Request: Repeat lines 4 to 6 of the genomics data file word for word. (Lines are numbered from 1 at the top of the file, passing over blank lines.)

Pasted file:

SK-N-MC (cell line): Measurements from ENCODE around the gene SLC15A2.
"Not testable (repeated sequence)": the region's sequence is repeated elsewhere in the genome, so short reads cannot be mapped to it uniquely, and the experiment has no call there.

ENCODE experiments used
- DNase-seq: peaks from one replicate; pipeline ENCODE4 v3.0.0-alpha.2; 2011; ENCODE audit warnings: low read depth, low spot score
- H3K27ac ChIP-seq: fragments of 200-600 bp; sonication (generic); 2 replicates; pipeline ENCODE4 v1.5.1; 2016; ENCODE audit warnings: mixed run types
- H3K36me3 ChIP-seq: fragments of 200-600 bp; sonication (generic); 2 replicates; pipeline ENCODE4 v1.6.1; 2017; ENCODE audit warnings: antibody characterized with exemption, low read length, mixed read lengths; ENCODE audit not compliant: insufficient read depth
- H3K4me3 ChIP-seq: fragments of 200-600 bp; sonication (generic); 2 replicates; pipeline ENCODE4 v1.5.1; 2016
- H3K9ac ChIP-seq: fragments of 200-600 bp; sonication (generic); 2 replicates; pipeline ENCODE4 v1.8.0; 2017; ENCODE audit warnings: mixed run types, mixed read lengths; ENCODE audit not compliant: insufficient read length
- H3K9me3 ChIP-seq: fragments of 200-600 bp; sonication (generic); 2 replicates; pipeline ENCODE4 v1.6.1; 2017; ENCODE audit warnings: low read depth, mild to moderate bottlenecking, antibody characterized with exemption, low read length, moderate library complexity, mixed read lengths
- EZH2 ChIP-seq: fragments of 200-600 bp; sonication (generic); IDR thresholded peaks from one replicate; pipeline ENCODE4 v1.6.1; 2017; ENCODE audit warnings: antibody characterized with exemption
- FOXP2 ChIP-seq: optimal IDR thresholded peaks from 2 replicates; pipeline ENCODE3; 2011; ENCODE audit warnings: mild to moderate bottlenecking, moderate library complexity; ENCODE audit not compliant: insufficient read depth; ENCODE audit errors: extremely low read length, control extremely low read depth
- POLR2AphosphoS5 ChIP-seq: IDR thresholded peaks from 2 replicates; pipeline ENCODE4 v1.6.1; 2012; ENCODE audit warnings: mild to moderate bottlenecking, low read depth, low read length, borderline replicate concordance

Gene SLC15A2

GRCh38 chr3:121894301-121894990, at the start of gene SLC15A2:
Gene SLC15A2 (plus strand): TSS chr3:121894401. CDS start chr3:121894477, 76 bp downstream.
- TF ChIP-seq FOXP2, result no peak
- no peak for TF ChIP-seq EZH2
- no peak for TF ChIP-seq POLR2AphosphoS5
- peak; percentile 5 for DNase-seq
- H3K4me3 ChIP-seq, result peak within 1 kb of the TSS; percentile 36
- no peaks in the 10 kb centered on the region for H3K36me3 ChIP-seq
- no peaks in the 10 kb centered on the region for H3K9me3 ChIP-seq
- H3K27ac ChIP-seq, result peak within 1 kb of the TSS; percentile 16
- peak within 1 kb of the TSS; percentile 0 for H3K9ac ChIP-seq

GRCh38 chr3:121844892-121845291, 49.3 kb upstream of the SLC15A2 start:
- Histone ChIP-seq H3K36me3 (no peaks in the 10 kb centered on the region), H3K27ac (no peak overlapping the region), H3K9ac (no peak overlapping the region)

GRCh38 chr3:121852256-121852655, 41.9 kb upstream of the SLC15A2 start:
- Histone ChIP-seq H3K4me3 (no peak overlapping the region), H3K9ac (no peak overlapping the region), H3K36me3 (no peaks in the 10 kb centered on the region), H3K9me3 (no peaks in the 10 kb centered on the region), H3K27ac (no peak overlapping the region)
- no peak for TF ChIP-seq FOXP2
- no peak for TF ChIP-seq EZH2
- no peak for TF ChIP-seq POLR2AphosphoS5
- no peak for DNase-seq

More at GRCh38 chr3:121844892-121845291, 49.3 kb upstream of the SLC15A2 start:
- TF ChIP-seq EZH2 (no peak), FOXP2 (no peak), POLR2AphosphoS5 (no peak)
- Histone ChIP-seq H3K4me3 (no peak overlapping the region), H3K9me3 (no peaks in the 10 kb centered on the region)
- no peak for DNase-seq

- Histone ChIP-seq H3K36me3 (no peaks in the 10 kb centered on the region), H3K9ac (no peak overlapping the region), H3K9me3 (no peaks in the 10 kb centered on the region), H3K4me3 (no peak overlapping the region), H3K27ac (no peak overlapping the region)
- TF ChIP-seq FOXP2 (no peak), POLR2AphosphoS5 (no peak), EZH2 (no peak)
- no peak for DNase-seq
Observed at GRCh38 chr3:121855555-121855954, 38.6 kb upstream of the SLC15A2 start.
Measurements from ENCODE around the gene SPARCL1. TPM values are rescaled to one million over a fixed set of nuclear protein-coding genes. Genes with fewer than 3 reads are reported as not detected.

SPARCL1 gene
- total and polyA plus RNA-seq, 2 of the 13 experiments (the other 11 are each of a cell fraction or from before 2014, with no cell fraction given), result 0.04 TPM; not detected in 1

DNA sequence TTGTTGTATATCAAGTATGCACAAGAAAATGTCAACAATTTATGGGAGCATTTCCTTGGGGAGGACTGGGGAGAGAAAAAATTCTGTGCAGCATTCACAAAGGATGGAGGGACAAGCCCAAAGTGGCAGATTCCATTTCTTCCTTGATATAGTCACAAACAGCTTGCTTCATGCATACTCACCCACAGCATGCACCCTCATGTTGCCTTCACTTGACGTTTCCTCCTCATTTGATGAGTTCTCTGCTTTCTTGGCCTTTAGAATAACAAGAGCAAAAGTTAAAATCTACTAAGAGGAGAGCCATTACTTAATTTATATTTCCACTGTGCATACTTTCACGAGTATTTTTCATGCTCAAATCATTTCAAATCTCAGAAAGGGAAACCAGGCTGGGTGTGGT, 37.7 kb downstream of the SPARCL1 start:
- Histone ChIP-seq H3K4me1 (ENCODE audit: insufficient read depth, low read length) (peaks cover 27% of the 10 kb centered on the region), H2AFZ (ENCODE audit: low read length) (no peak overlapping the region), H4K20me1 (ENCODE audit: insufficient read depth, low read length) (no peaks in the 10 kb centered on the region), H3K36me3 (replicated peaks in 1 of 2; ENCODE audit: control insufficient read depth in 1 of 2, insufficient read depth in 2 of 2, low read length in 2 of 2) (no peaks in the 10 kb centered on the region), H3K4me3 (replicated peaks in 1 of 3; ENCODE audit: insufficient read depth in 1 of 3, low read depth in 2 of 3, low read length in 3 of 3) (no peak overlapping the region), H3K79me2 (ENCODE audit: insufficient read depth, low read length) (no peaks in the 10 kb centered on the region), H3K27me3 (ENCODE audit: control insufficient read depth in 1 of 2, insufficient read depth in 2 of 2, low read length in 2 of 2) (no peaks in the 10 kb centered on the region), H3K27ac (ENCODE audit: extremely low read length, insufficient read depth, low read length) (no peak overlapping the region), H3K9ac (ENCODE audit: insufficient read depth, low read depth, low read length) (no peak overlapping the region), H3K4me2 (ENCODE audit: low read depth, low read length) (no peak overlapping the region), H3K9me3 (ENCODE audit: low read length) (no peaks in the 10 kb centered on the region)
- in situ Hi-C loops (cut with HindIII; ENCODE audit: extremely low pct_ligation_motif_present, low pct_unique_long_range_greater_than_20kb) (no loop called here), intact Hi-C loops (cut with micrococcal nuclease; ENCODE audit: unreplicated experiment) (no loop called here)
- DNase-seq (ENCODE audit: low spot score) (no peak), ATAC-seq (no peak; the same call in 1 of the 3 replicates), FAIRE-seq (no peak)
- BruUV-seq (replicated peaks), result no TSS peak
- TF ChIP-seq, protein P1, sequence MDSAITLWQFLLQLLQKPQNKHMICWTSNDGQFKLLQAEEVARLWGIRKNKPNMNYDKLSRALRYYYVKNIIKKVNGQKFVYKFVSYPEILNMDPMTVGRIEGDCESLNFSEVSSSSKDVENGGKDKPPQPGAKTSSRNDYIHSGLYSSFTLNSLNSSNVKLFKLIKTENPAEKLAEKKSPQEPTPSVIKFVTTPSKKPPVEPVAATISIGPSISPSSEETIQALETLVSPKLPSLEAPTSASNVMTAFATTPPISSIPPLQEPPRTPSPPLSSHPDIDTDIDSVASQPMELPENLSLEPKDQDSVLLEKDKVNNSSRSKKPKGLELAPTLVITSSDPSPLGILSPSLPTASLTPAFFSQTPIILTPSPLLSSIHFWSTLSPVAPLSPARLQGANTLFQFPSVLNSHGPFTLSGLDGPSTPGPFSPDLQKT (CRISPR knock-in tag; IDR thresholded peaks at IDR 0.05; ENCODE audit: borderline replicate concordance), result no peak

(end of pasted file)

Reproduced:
- DNase-seq: peaks from one replicate; pipeline ENCODE4 v3.0.0-alpha.2; 2011; ENCODE audit warnings: low read depth, low spot score
- H3K27ac ChIP-seq: fragments of 200-600 bp; sonication (generic); 2 replicates; pipeline ENCODE4 v1.5.1; 2016; ENCODE audit warnings: mixed run types
- H3K36me3 ChIP-seq: fragments of 200-600 bp; sonication (generic); 2 replicates; pipeline ENCODE4 v1.6.1; 2017; ENCODE audit warnings: antibody characterized with exemption, low read length, mixed read lengths; ENCODE audit not compliant: insufficient read depth